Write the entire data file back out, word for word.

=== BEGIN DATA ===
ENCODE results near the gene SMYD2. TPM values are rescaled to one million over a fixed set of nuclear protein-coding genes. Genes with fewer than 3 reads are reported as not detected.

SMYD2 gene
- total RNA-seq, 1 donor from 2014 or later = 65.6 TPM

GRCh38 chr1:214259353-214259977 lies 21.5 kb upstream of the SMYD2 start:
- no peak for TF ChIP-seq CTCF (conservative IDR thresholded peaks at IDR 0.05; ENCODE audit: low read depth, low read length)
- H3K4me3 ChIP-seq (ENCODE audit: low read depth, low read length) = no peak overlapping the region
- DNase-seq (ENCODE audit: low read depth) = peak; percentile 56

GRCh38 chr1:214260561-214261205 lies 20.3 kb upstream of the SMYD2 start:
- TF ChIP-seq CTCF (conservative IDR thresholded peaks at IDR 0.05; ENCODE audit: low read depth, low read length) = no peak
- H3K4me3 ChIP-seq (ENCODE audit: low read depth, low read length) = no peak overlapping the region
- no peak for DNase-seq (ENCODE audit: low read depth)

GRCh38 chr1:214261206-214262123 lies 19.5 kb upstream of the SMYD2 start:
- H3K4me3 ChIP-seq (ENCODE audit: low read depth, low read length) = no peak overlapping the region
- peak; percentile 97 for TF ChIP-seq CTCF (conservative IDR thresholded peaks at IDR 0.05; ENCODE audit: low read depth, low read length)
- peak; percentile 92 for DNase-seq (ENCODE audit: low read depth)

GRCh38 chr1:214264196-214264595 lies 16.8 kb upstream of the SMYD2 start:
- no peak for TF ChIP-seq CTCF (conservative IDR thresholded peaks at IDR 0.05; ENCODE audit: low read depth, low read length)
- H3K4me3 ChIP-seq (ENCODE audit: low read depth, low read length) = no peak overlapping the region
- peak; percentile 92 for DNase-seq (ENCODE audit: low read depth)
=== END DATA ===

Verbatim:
ENCODE results near the gene SMYD2. TPM values are rescaled to one million over a fixed set of nuclear protein-coding genes. Genes with fewer than 3 reads are reported as not detected.

SMYD2 gene
- total RNA-seq, 1 donor from 2014 or later = 65.6 TPM

GRCh38 chr1:214259353-214259977 lies 21.5 kb upstream of the SMYD2 start:
- no peak for TF ChIP-seq CTCF (conservative IDR thresholded peaks at IDR 0.05; ENCODE audit: low read depth, low read length)
- H3K4me3 ChIP-seq (ENCODE audit: low read depth, low read length) = no peak overlapping the region
- DNase-seq (ENCODE audit: low read depth) = peak; percentile 56

GRCh38 chr1:214260561-214261205 lies 20.3 kb upstream of the SMYD2 start:
- TF ChIP-seq CTCF (conservative IDR thresholded peaks at IDR 0.05; ENCODE audit: low read depth, low read length) = no peak
- H3K4me3 ChIP-seq (ENCODE audit: low read depth, low read length) = no peak overlapping the region
- no peak for DNase-seq (ENCODE audit: low read depth)

GRCh38 chr1:214261206-214262123 lies 19.5 kb upstream of the SMYD2 start:
- H3K4me3 ChIP-seq (ENCODE audit: low read depth, low read length) = no peak overlapping the region
- peak; percentile 97 for TF ChIP-seq CTCF (conservative IDR thresholded peaks at IDR 0.05; ENCODE audit: low read depth, low read length)
- peak; percentile 92 for DNase-seq (ENCODE audit: low read depth)

GRCh38 chr1:214264196-214264595 lies 16.8 kb upstream of the SMYD2 start:
- no peak for TF ChIP-seq CTCF (conservative IDR thresholded peaks at IDR 0.05; ENCODE audit: low read depth, low read length)
- H3K4me3 ChIP-seq (ENCODE audit: low read depth, low read length) = no peak overlapping the region
- peak; percentile 92 for DNase-seq (ENCODE audit: low read depth)